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WorkSafe to cement safety requirements with precast concrete panel audit

Lachlan Roberts 13 August 2019

The site where the 3.7-tonne concrete panel fell on January 30. Photos: George Tsotsos.

WorkSafe ACT inspectors will begin an audit and education program within the construction industry this week to identify current safety operations and practices when using precast concrete panels after a series of safety incidents this year.

Work Safety Commissioner Greg Jones said the audit is in response to a number of incidents that occurred across Canberra earlier this year, including a dangerous accident where a 3.7-tonne concrete panel fell nearly 20 metres crushing a small toilet block and a car in Braddon in late January.

The panel had been temporarily installed at the site of the Yamaroshi apartment complex site at 32 Mort Street, Braddon and was in the process of permanent fixing when it became dislodged and fell. Thankfully, no one was injured.

Mr Jones said the collapse of any concrete panel, even a small one, can have catastrophic consequences for workers and the public.

“From today (13 August), WorkSafe ACT inspectors will commence an audit on a range of ACT worksites assessing all precast panel installation documentation and records as well as conducting a physical assessment of the panel, and where possible, its installation,” Mr Jones said.

“WorkSafe ACT inspectors will check on compliance as well as providing education and advice to workers and site managers on the risks to health and safety during the installation and final prop removal stages.”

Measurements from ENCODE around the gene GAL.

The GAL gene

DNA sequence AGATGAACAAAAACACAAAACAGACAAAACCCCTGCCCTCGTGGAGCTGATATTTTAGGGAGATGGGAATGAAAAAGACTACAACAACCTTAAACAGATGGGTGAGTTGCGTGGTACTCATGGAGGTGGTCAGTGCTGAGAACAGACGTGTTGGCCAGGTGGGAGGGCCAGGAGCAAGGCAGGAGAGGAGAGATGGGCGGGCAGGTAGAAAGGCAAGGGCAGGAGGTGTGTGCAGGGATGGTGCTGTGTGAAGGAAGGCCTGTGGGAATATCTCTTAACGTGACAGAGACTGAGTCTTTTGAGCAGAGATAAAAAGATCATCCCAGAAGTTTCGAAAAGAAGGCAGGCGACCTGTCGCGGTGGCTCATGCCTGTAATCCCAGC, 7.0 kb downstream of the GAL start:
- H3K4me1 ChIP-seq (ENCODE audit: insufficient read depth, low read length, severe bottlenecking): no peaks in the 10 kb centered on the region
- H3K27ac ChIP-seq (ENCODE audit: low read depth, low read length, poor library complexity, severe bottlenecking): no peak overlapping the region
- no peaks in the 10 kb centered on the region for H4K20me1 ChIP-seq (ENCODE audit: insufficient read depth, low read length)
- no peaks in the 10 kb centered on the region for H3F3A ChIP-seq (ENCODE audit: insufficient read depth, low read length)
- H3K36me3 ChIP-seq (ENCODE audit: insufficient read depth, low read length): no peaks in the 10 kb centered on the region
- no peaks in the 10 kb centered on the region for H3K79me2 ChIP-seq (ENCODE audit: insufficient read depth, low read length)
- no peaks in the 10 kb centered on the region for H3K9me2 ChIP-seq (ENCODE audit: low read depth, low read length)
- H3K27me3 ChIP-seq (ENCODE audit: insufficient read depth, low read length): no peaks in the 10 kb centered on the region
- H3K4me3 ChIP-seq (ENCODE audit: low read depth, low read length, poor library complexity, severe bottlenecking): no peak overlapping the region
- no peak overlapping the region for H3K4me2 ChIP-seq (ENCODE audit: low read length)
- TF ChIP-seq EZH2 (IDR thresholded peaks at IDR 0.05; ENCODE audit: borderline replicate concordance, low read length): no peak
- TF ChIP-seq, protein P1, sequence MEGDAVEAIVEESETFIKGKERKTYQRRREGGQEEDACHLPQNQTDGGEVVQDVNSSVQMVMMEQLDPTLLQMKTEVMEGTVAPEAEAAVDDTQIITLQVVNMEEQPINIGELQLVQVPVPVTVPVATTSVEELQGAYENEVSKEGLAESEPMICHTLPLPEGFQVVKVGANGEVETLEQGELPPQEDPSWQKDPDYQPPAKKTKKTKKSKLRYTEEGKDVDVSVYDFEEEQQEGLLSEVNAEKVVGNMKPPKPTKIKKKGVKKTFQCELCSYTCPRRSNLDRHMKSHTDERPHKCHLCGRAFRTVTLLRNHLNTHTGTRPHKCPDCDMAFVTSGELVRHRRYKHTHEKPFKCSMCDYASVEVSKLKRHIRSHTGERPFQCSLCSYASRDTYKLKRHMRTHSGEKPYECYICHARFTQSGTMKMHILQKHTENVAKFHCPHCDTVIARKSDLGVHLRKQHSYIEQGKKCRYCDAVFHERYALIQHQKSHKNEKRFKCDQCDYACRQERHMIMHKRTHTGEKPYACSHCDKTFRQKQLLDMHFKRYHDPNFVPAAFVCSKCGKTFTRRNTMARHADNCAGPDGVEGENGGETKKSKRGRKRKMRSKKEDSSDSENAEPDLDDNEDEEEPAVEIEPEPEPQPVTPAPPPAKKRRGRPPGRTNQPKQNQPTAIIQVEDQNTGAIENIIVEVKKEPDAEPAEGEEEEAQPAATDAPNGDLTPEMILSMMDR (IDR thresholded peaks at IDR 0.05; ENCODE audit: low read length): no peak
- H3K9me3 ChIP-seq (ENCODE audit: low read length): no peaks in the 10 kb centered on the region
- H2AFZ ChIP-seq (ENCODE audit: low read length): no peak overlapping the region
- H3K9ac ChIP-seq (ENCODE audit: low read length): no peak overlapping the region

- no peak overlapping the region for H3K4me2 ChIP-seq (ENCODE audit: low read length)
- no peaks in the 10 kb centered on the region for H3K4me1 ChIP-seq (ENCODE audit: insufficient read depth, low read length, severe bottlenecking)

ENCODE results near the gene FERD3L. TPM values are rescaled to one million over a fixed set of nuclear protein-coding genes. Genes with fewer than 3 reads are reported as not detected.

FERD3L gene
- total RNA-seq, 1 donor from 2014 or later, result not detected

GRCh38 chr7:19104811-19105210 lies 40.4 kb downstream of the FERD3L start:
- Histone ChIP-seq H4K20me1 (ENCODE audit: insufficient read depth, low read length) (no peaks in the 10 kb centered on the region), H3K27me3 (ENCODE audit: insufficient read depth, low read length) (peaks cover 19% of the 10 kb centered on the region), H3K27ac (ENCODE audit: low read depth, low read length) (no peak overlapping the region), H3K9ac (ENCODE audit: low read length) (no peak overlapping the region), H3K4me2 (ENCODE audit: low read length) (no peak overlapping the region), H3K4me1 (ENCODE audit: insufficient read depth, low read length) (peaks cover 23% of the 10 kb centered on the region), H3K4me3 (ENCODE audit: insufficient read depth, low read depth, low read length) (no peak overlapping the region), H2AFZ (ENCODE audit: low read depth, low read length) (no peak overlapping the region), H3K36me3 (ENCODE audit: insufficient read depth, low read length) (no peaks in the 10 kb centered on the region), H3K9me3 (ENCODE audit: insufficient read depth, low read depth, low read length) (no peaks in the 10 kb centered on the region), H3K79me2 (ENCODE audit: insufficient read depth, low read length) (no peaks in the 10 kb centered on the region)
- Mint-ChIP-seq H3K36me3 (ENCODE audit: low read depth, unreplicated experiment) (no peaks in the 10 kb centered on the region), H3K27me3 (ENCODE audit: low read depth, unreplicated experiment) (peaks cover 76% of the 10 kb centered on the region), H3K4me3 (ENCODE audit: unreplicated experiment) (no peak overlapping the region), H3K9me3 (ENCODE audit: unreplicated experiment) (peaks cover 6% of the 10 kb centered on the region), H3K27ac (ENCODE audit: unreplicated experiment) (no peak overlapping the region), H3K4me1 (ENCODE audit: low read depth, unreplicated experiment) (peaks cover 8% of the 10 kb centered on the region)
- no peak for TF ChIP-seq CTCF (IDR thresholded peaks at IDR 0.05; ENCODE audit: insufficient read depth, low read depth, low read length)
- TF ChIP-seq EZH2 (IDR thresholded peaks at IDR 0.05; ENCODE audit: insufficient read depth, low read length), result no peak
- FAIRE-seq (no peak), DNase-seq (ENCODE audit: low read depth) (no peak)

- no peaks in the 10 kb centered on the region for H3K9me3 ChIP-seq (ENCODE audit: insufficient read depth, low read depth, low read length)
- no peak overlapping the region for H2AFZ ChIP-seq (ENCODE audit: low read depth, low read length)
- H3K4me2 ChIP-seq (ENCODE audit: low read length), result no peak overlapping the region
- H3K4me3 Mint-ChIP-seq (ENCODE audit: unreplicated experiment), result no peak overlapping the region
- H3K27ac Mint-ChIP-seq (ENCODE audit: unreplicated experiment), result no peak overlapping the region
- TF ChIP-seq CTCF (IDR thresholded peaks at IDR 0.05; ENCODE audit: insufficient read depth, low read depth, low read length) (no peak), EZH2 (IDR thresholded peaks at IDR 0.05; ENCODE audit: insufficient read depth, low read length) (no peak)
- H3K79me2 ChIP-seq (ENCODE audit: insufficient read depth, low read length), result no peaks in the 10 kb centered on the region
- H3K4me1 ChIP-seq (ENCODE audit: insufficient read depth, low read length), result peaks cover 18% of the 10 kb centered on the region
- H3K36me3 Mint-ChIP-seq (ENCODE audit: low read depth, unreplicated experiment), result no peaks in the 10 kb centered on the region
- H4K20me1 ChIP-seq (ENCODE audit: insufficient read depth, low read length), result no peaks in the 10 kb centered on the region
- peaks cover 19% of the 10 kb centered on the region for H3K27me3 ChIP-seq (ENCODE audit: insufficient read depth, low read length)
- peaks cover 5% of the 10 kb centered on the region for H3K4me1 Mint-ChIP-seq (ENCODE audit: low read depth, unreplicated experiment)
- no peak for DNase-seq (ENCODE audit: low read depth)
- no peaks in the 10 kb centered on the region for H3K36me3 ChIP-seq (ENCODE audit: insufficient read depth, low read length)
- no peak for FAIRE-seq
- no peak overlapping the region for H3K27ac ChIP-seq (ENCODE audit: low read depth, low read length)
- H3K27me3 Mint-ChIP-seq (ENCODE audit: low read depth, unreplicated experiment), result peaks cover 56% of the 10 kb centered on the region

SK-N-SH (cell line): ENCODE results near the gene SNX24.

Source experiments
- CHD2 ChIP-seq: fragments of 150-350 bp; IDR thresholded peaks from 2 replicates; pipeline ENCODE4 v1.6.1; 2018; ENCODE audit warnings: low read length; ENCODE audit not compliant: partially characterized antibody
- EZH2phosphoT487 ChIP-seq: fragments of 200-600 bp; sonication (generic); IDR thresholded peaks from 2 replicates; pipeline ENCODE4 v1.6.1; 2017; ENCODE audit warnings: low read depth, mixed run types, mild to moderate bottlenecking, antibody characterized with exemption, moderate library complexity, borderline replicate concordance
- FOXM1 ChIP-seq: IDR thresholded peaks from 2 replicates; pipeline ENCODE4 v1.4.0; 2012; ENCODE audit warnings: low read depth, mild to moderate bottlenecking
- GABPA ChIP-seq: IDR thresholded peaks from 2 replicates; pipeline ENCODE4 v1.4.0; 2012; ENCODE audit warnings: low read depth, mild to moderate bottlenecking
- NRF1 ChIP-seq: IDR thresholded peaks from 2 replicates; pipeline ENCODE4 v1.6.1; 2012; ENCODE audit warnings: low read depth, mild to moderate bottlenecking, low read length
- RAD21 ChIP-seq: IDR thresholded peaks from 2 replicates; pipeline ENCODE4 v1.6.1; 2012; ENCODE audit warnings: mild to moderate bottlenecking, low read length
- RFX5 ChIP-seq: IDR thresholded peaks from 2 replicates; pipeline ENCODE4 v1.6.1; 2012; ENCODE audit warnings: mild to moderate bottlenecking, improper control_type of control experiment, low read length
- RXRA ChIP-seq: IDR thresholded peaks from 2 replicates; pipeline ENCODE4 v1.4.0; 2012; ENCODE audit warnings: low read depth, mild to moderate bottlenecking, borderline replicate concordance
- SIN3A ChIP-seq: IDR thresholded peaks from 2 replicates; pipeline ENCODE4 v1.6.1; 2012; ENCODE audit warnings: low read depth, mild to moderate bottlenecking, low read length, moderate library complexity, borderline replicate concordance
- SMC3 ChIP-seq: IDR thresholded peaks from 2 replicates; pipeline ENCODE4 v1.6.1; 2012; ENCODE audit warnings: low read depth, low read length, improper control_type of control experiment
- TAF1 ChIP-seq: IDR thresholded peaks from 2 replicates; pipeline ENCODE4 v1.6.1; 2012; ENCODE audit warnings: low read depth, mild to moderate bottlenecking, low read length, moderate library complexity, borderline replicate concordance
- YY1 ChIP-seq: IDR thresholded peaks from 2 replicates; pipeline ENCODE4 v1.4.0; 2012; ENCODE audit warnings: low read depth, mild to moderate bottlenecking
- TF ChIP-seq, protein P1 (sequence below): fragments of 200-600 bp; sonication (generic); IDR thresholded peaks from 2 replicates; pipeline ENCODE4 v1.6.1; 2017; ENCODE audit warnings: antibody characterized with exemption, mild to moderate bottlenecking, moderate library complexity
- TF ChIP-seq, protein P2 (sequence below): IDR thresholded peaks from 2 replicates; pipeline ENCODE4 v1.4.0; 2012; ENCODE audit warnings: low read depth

While precast concrete panels are becoming more popular in the construction of both commercial and residential buildings due to the speed and efficiency of their installation, Mr Jones said they come with increased risk if not handled correctly.

A construction site at 32 Mort Street, Braddon was cordoned off on January 30 after a concrete panel fell nearly 20 metres.

Mr Jones said the extent of the audit will be driven by the level of compliance found with the first 15 or so site visits and reminded sites that precast concrete panels can only be manufactured, transported, erected and altered by a qualified person.

“The most common issue associated with the use of precast panels is the collapse of the panel during or after their installation,” Mr Jones said. “This is usually as a result of workers not being suitably qualified or licensed to undertake the work or failure to follow site-specific Safe Work Method Statements.”

Minister for Employment and Workplace Safety Rachel Stephen-Smith said the ACT Government wants to ensure that those working in the construction industry have access to a safe working environment, especially when using precast concrete panels.

“WorkSafe ACT inspectors will provide advice to workers and site managers on the health and safety risks involved to themselves, their colleagues and the public,” Ms Stephen-Smith said.

“It’s important that workplace management understand the legal obligations they have when their employees engage in high-risk work.

“Outcomes from the audit will assist in the development of future engagement activities and audit processes. A final report will be made available on completion of the audit, allowing the industry to proactively improve their safe work practices when using precast concrete panels.”


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